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The Life and Times Of Ronald Ngala

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Born in the coastal town of Kilifi in 1923, Ronald Gideon Ngala was a Kenyan politician whose life was marked by a realistic approach to politics and by a devotion to Kenya which allowed him to place his country’s stability and growth first over his own political ambition. A son of the Mijikenda community in Kenya’s coastal province, Ngala was educated at the prestigious Alliance High School and at Makerere University College, where he received a diploma in teaching. He then began a teaching career (1949-1954), rising to the positions of headmaster of the Buxton School (1955-1956) and of supervisor of schools (1957-1958) although his interest was primarily in politics. Once he joined politics and founded the Mijikenda Union in 1947, Ngala never looked back and became the most famous Mijikenda politician and the kingpin of Coast Province politics in the 1950’s and 1960’s.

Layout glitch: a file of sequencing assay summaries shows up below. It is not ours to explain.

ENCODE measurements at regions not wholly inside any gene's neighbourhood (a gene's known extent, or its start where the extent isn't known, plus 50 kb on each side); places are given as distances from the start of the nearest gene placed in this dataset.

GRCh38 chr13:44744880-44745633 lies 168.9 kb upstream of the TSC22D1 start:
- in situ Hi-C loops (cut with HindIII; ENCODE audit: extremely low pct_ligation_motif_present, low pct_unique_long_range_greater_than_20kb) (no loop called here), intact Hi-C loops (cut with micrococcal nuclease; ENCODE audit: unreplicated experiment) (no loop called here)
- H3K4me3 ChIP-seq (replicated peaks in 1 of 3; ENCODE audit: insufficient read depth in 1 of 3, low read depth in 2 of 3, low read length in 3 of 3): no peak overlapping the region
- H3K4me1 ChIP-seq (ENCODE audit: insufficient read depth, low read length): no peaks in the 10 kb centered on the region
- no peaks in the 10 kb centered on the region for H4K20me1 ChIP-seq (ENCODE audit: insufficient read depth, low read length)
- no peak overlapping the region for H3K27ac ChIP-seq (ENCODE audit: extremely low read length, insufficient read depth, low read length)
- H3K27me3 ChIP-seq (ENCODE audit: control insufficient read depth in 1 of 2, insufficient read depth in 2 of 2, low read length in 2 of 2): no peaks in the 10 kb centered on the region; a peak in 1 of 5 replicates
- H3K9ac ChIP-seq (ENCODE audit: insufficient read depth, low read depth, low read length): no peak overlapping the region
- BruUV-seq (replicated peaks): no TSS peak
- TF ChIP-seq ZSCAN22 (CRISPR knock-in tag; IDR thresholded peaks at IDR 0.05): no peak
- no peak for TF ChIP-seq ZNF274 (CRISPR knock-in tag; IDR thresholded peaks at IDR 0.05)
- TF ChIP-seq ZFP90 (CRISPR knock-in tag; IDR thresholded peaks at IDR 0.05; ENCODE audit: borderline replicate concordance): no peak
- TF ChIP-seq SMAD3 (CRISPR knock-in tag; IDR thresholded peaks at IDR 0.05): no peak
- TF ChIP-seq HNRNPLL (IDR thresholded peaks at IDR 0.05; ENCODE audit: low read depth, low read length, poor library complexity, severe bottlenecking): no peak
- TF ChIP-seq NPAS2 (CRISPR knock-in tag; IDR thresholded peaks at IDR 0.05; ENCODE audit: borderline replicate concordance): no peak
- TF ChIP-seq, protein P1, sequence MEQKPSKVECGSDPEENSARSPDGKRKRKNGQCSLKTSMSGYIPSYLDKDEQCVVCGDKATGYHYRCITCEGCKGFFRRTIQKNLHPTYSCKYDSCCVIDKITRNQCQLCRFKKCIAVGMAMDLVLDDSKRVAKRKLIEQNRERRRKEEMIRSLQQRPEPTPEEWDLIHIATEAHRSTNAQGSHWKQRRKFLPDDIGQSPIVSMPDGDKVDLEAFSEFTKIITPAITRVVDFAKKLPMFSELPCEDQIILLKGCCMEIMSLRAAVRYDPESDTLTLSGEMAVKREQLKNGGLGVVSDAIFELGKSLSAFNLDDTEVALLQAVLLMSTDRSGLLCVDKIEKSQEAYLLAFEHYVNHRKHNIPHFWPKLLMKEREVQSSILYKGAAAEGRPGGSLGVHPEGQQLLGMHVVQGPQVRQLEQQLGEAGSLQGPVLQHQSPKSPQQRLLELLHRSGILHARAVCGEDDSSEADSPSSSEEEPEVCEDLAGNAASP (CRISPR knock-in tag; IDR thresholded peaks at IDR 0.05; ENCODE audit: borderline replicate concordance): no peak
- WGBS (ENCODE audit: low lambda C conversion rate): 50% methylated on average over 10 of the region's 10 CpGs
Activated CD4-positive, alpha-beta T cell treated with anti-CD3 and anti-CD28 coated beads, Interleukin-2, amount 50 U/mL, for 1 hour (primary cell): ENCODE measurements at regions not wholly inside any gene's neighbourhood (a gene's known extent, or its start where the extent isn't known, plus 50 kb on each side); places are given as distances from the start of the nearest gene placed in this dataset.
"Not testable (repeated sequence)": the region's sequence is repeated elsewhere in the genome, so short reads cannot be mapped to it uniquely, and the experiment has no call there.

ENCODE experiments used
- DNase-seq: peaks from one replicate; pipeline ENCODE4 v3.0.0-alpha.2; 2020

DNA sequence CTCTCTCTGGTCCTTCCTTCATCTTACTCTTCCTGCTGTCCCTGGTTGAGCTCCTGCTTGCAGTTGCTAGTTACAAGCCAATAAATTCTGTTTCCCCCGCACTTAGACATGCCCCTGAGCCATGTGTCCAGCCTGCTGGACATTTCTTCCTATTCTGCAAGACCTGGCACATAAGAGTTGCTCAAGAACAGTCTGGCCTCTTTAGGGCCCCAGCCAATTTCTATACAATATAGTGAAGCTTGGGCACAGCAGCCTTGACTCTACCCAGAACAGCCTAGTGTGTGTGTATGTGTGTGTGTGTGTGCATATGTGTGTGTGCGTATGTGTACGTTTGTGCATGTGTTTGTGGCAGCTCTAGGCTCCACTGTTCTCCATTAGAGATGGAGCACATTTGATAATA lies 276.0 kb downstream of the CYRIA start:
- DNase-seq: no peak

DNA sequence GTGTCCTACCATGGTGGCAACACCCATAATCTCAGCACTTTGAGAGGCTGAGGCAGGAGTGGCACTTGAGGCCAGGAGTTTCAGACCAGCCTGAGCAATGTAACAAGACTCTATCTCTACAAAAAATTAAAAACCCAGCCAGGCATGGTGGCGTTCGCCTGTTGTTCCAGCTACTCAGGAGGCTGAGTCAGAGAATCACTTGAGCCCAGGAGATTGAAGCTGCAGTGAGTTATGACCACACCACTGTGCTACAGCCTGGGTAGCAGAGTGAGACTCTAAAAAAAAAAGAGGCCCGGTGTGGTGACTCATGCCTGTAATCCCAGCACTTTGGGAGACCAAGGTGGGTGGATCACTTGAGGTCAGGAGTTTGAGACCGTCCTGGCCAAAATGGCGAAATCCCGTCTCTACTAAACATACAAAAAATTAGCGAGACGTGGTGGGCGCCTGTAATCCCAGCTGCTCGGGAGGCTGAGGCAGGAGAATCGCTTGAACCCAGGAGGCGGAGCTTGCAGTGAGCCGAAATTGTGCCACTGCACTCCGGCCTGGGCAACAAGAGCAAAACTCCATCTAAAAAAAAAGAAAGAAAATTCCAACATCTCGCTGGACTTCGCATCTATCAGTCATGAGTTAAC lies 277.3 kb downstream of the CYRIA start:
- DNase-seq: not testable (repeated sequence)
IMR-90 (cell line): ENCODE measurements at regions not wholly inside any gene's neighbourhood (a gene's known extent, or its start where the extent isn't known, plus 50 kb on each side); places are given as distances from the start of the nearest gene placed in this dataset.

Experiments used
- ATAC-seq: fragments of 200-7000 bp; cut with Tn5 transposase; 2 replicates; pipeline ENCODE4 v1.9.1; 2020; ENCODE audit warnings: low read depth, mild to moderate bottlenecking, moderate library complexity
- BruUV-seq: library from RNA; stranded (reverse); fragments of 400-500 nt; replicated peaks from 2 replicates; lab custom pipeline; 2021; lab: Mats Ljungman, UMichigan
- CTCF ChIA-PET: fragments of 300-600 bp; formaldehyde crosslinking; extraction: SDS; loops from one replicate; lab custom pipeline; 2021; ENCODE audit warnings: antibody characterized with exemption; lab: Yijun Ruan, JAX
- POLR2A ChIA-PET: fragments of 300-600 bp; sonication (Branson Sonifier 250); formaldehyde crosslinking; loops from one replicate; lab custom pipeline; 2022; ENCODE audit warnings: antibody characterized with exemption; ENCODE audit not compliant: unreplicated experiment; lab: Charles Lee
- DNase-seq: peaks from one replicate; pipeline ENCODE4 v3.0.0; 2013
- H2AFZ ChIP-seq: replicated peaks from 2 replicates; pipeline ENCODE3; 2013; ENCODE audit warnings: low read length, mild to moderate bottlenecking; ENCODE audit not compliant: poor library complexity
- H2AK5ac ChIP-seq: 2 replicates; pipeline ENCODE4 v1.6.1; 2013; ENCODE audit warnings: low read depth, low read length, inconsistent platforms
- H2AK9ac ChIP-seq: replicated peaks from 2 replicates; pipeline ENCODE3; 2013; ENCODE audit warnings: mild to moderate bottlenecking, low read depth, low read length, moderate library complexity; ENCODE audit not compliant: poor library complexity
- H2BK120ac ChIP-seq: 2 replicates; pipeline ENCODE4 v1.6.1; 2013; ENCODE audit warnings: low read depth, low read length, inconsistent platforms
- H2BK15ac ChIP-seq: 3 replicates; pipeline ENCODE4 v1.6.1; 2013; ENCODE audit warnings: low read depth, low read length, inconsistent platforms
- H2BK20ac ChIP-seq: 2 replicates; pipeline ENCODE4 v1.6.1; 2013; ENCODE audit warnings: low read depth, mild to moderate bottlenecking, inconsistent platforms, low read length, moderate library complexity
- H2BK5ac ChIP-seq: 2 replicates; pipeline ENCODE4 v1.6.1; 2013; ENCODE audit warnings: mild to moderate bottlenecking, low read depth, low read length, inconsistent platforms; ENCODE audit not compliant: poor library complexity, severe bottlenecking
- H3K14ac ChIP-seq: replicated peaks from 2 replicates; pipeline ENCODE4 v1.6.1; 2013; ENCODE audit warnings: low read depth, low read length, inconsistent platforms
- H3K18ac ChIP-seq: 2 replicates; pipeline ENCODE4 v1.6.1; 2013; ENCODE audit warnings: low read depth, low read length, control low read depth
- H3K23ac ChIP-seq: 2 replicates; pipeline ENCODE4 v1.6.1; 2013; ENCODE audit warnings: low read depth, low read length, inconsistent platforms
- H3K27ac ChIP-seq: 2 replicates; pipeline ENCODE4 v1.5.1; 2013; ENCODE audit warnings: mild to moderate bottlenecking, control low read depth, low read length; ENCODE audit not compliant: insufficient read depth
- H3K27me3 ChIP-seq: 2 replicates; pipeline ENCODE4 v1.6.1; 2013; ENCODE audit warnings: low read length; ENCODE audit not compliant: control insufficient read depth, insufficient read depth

He began his national career by being one of the fourteen Africans to win a seat in the first elections held for the colonial Legislative Council  (LEGCO) in 1957. In 1959, the Kenya National party, a multi-racial grouping, was formed with Ngala its secretary. He was soon to show his leadership skills when in February 1960, he led a united delegation to the Lancaster House Conference to oppose an attempt by the British to control Kenya’s evolution to independence. But rivalries among African politicians remained. The leaders in the legislative council split into two parties, the Kenya African National Union (KANU) and the Kenya African Democratic Union (KADU). Ngala was chosen as treasurer of KANU, but he was dissatisfied with that minor post and went over to KADU, and was elected its president. In the elections of 1961 KANU, under the leadership of Oginga Odinga, won the popular vote and elected the most legislators. Most Kenyans still regarded the independence movement leader Jomo Kenyatta as their leader even though the British held him in detention. After secret negotiations the British gave KADU the opportunity to form a government with the promise that Kenyatta would be released in four months. Ngala was appointed leader of “government business.” But with the release of Kenyatta, Ngala soon was relegated to the background. Both KANU and KADU sought to win Kenyatta’s approval. Ngala attempted to compromise to preserve African unity, but he proved unable to control his party, and Kenyatta became president of KANU. A new constitution in 1962 led to elections, won by KANU, and in May 1963 Kenyatta became prime minister of Kenya. Ngala was leader of the opposition, but when KADU members began crossing to KANU out of loyalty to Kenyatta, it became clear that KADU had no future. In 1964, Ngala dissolved KADU which merged with KANU in a one-party state and Ronald Ngala was appointed minister of cooperatives and social services in Kenyatta’s government. Ngala served his country until his tragic death in a road accident in 1972 and would be remembered not only for putting the Mijikenda community in Kenya’s political landscape, but also as one of Kenya’s leaders in the fight for independence. 

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